How to Date Yourself During Quarantine (or Honestly Anytime)
Whether you're single or just separated from your love interest, these self-dating tips will help you feel more connected to yourself during quarantine.
While there are certainly advantages to spending the COVID-19 pandemic partner-less (read: you never have to go halfsies on that Tikka Masala takeout, which means more paneer for you—also, no quarantine-induced fights), frankly, it's not that fun all the time. Being single during quarantine escalates isolation to another level. For some of us, the ever-elusive end of this whole thing can make love feel ever more elusive, too. (You're not the only one. Here's how COVID-19 has changed the dating landscape.)
It may seem like everyone else has a special someone helping them survive this thing, and social isolation can induce toxic, exaggerative, and fallacious I'll-be-alone-forever-at-this-rate thoughts. But rather than focusing on a lack of partnered love (and falling down that spiral), consider using this time to focus on building up self-love. (And, just saying: One woman who lived to be 117 credited being single for her long and happy life.)
You have a freer schedule, a smaller social circle, and a whole lot more time to get to know yourself in ways that you perhaps never had the time for before. Here, relationship experts share exactly how to "date yourself" during quarantine—especially if you're not feeling all too positive or self-compassionate at the moment.
1. Give yourself some grace.
It's easy to give someone else grace when you care deeply about them—so make the effort to treat yourself with the same patience and respect.
"For many, spending so much time alone without the typical distractions of life pre-pandemic means coming face to face with yourself and your emotions in a very new way (maybe for the first time)," says Jessica Serber, L.M.F.T., a licensed marriage and family therapist at Mindful CBT California. "If you're feeling the effects of [quarantine] emotionally and struggling with the isolation, you are not alone, and your feelings are so, so valid." (More here: How to Deal with Loneliness and Isolation During COVID-19)
Serber suggests that you practice self-compassion by talking to yourself the way that you would talk to a best friend or, perhaps, a partner.
"It's so easy for people to become self-critical in times of hardship and loneliness," she says. "This can lead to a decline in mood and self-esteem, increased isolation, and feelings of hopelessness. When you notice yourself speaking from a critical voice, ask yourself, 'Would I say this to my best friend if they were feeling what I am feeling right now?' If the answer is anything but a resounding yes, don't say it to yourself. Replace these critical thoughts with some kinder, gentler words of support." (See: This Phrase You Say Often Is Making You More Negative)
Another way to practice self-compassion is by writing love letters to yourself, as you would write love letters to a partner.
"If you're feeling alone or like 'I am not enough,' create a love-letter box," says Patti Ashley, Ph.D., a psychotherapist in Niwot, CO. "Write love notes to yourself expressing gratitude for qualities that you appreciate about yourself, and add them to your box. If you have a hard time thinking of anything you might love about yourself, think about some things your friends may have said in the past. Or think about something you might say to a friend who is a lot like you. Whether you believe it or not, you are lovable."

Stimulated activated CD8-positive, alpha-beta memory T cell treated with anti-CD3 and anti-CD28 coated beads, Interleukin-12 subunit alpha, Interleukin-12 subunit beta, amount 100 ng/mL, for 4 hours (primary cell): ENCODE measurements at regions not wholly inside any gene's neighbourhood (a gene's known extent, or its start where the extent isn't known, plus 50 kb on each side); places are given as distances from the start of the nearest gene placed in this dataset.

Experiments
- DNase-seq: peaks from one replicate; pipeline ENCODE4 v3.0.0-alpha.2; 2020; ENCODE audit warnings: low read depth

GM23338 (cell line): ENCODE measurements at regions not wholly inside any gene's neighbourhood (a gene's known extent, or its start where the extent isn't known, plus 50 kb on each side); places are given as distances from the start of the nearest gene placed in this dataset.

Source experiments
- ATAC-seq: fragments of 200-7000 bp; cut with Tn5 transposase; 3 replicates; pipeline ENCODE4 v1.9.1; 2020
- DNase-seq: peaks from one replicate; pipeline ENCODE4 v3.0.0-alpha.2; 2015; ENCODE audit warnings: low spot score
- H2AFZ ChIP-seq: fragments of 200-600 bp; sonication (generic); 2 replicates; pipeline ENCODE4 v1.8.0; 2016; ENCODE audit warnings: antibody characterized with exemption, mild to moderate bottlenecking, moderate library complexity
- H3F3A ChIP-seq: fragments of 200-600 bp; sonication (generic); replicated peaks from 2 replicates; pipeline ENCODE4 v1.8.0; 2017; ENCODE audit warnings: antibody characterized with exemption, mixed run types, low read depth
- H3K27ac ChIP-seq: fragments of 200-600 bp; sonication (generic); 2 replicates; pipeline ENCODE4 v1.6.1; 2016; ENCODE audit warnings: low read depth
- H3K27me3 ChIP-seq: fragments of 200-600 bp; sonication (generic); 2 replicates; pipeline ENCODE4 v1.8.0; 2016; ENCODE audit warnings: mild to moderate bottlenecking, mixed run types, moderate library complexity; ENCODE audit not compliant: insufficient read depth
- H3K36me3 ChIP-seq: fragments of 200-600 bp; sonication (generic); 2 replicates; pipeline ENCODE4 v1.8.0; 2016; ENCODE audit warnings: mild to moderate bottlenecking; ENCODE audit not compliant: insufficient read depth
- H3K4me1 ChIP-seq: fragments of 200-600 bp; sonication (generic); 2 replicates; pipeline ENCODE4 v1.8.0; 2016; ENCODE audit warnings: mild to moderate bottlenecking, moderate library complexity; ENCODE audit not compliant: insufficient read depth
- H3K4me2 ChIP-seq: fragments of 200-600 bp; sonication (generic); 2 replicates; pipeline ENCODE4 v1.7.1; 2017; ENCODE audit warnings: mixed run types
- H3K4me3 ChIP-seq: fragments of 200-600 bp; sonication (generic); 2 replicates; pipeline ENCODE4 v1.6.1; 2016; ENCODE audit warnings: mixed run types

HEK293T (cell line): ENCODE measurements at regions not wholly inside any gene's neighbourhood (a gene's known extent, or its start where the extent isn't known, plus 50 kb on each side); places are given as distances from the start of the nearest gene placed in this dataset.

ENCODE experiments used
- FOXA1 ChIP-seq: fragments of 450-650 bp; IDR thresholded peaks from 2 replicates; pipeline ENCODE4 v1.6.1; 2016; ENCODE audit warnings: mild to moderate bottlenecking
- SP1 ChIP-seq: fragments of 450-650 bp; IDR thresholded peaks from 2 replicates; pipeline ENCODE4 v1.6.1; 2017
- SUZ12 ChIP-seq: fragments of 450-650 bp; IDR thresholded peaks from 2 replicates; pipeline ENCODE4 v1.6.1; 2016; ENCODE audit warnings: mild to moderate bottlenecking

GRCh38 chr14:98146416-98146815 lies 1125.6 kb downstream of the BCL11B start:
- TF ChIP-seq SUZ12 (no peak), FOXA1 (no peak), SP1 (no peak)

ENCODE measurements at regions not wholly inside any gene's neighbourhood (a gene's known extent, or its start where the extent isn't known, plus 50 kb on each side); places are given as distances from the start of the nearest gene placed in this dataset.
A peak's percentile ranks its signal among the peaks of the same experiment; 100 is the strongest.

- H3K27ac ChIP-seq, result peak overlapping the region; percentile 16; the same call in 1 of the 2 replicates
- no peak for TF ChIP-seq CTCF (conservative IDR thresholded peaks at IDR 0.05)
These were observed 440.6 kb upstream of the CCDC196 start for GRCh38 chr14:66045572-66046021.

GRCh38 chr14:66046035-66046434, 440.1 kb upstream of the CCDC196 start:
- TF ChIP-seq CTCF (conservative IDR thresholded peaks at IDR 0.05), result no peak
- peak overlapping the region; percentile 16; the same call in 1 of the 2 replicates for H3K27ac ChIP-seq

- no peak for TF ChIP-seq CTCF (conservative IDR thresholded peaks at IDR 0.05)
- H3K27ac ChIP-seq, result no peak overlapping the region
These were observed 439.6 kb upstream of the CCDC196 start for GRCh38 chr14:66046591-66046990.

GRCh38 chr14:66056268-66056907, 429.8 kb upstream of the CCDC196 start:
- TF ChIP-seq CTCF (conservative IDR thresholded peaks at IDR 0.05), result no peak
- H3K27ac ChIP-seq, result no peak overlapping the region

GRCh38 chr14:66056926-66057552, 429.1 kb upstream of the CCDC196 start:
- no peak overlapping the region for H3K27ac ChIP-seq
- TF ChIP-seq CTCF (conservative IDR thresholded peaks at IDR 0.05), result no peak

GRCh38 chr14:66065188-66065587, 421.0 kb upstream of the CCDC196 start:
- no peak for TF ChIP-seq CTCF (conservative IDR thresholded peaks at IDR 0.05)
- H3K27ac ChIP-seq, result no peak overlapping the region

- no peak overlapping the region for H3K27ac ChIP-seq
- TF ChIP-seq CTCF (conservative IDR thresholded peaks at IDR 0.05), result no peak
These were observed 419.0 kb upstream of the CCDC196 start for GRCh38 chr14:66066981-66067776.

But make no mistake: You don't need to be all positive all the time. It's also totally okay to admit when you just don't feel good.
"It's okay to feel a little disappointed that your dating life—or lack thereof—may have been put to a grinding halt, and it's okay to feel like that sucks because, let's be honest, it does," adds Christy Pennison, a board-certified counselor, mental health consultant and the owner of Be Inspired Counseling & Consulting. "Let go of some of the expectations you have for yourself."
Acknowledging your feelings, accepting them as valid, and letting go can provide some serious relief during this overwhelming time, she says.
2. Consider the life you want for yourself.
When you meet someone you're attracted to, it's fun to fantasize about what a life with that person might look like. So take this time to consider the life you want for yourself instead.
"This is a great time to rediscover who you are and what you want your life to look like in the following weeks, months, or years," says Pennison. "Figure out what you feel is missing in your life and what you want to add to it."
After all, at some point in every relationship comes "the talk." You know—the long-anticipated conversation about where things are going. So perhaps it's time to have that conversation with yourself. (Consider writing it down in a journaling app or in an actual journal.)
"Have the 'where is this relationship going?' conversation," says Thomas McDonagh, a clinical psychologist, anxiety expert, and founder of Good Therapy SF. "The purpose of this is to identify the commitments you hold for yourself and to be honest about how well you are holding up to these commitments. The ask here isn't to be self-critical and judgmental. The purpose is to be helpful by providing honest feedback and realigning yourself with goals that you care about."
However, remember to practice compassion with yourself, in whatever direction you foresee yourself moving.
"Empower yourself with positive self-talk," says clinical psychologist Carla Marie Manly, Ph.D., author of Aging Joyfully. "Steer clear of the negative inner critic and the toxic voice of comparison [and] watch your neurolinguistics [how you perceive your own words]. Take care not to shame or 'should' yourself during this quarantine time (or any time). Let your vocabulary reflect an empowered, upbeat mindset."
3. Ask yourself deeper questions.